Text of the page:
|Jessica Frey, Andrus Nichols, Kate Hamill, Samantha Steinmetz. Photo: Ashley Garrett.|
Not once does the often satirical storytelling—which shifts between country estates and London—lag as the impressively versatile ensemble races through Austen’s romantic comedy of broken and mended hearts in a world where marriages tend to be based more on financial than emotional circumstances. Ten actors play 13 roles, while also serving as chorus members, dogs, horses, or whatever else the show requires; each performer is perfectly in character, even when they don’t physically resemble who they’re playing, or, at least, not as you may have imagined them. What they’ve done, though, is to discover how to physically suggest through posture, facial expression, voice, gesture, and movement the inner natures of their roles. They serve both as actors and stage hands, rapidly shifting the wheeled white scenic units and furniture around from scene to scene, or even within scenes as characters remain seated on chairs and divans. So many things go rolling by, in fact, you wonder why the actors themselves aren’t on skates in what could be a sort of “Jane Austen Meets Skylight Express.”
The staging is filled with mime and movement, punctuated with sparkling coups de théâtre, such as when the actors strip off their present day clothing to reveal their period costumes underneath, or when a couple in bed is represented by their standing erect with pillows held behind their heads and sheets before them, and with actors beside them holding lamps and cups and saucers parallel to the ground. When gossipy scenes are staged the company gathers in carefully arranged clusters much as they appear in photographs from Meyerhold’s famed production of THE INSPECTOR GENERAL. Now and then, an actor may break the fourth wall and say something directly to your face.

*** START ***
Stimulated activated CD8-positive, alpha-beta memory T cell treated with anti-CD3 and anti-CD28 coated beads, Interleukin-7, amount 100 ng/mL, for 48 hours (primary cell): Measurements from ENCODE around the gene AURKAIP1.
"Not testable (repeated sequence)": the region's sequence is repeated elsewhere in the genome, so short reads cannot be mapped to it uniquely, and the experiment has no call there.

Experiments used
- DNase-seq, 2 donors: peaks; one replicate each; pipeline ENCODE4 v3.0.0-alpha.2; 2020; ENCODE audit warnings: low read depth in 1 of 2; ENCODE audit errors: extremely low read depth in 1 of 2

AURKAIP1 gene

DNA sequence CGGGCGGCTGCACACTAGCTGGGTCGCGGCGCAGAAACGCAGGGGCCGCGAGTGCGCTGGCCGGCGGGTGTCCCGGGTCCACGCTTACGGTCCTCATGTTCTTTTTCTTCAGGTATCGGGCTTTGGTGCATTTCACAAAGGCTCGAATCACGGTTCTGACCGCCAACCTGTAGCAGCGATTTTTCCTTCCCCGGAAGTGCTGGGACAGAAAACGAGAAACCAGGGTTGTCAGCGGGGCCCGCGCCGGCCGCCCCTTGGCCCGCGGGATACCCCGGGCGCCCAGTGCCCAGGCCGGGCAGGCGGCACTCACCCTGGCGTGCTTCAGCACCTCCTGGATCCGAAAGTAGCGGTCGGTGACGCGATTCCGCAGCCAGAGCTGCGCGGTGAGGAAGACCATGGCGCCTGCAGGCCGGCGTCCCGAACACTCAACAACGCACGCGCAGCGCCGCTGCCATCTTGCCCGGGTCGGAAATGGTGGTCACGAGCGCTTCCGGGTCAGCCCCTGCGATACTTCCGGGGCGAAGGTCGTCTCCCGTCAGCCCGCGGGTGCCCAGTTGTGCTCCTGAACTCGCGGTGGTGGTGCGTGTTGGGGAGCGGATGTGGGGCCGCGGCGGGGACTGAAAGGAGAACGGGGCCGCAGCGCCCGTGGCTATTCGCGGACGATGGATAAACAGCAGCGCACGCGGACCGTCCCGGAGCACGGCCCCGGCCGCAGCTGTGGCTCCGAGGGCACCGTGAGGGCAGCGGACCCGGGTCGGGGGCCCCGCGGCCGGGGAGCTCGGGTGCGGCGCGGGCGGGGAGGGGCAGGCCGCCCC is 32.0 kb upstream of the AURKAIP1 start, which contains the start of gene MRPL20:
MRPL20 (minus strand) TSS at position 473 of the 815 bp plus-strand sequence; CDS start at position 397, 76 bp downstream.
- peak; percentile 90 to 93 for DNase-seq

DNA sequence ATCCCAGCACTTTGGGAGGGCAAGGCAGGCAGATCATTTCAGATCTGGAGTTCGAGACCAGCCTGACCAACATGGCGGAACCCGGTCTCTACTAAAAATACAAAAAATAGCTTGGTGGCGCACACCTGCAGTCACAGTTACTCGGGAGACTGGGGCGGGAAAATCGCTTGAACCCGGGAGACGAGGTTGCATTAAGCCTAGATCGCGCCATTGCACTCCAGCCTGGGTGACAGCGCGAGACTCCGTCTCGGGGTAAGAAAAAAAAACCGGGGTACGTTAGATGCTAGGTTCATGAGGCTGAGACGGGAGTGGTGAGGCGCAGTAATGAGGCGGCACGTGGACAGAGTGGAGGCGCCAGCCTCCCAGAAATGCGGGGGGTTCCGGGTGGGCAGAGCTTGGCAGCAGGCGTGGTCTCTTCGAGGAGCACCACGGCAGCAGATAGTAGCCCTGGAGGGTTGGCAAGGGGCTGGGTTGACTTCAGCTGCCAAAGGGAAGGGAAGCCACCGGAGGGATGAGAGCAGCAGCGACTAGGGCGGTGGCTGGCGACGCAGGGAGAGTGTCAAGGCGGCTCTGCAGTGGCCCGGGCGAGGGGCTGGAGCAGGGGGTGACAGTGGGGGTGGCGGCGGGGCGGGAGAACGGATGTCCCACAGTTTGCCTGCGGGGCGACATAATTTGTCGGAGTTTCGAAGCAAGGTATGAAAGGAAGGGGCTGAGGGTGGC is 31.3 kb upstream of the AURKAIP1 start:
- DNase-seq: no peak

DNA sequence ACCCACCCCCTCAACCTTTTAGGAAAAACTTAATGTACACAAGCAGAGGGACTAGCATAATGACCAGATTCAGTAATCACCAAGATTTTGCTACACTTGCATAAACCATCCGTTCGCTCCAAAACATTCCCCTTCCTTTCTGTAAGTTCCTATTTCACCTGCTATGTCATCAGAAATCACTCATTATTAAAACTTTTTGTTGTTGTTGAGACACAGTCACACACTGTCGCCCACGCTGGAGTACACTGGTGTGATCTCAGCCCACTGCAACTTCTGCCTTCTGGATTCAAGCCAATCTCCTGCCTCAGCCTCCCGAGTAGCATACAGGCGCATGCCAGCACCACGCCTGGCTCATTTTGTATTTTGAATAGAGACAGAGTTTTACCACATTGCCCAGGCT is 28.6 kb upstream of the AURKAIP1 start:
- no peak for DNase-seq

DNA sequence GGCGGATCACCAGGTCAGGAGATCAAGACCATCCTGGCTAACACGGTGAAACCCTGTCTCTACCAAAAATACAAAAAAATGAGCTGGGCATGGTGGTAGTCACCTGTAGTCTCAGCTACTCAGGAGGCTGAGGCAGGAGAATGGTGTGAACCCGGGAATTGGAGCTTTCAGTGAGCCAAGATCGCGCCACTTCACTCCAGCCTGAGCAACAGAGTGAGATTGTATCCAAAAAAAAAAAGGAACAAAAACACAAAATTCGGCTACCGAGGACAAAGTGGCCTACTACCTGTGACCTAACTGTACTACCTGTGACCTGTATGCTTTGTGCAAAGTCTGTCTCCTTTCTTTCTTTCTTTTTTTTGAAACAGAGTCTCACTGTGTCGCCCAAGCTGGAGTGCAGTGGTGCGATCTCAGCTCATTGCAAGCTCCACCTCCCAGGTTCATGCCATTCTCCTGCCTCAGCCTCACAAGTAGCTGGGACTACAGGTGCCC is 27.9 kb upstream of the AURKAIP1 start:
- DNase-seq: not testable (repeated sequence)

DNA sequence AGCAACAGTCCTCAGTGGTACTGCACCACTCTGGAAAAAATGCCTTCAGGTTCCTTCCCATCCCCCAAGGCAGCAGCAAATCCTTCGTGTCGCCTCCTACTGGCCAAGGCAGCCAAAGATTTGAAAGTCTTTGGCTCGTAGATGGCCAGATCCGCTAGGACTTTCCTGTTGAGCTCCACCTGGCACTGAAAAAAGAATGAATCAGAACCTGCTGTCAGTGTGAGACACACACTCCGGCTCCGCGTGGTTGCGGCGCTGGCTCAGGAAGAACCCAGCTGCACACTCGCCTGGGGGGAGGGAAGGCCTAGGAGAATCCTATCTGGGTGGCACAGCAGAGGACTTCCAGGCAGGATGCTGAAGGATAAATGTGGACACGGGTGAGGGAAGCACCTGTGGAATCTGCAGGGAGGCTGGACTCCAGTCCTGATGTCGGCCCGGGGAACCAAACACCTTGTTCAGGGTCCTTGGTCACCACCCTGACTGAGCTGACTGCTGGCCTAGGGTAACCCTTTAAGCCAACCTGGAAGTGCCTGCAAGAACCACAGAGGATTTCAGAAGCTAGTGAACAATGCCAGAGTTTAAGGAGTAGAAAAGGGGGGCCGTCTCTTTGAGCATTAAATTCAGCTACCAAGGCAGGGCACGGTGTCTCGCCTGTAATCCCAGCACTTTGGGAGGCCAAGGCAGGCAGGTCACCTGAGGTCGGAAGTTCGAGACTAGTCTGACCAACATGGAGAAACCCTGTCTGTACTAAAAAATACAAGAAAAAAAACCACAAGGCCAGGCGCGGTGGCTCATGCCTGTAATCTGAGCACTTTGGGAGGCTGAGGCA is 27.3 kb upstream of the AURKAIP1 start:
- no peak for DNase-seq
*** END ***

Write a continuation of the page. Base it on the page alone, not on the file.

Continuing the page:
Bedlam’s recent A MIDSUMMER NIGHT’S DREAM was too self-consciously over the top for me, but with SENSE AND SENSIBILITY their vision enhances rather than gets in the way of a wonderful story and characters, demonstrating how effectively material conceived for another medium can be brilliantly transposed to the theatre. Designer John McDermott’s clever set of wheeled doorframes, window-paned walls, saplings, and furniture divides the audience into two groups on low bleachers facing a long, narrow, central acting space, with the actors visible at one end before the show as they put on their makeup. All is entrancingly lit by Les Dickert, who makes much use of chandeliers, while Angela Huff’s costumes capture the turn of the 19th century but also suggest the low budget with which they’ve been assembled. Mr. Tucker and Katie Young’s sound design combines period with contemporary music, most notably during the several dances, like those that begin and end the proceedings when the entire company engages in a blend of traditional and up-to-date social dancing marvelously choreographed by Alexandra Beller.
SENSE AND SENSIBILITY combines both those traits, and so will audiences that have the sense and sensibility to seek out this classy entertainment.
243 Thompson Street, NYC
Through April 10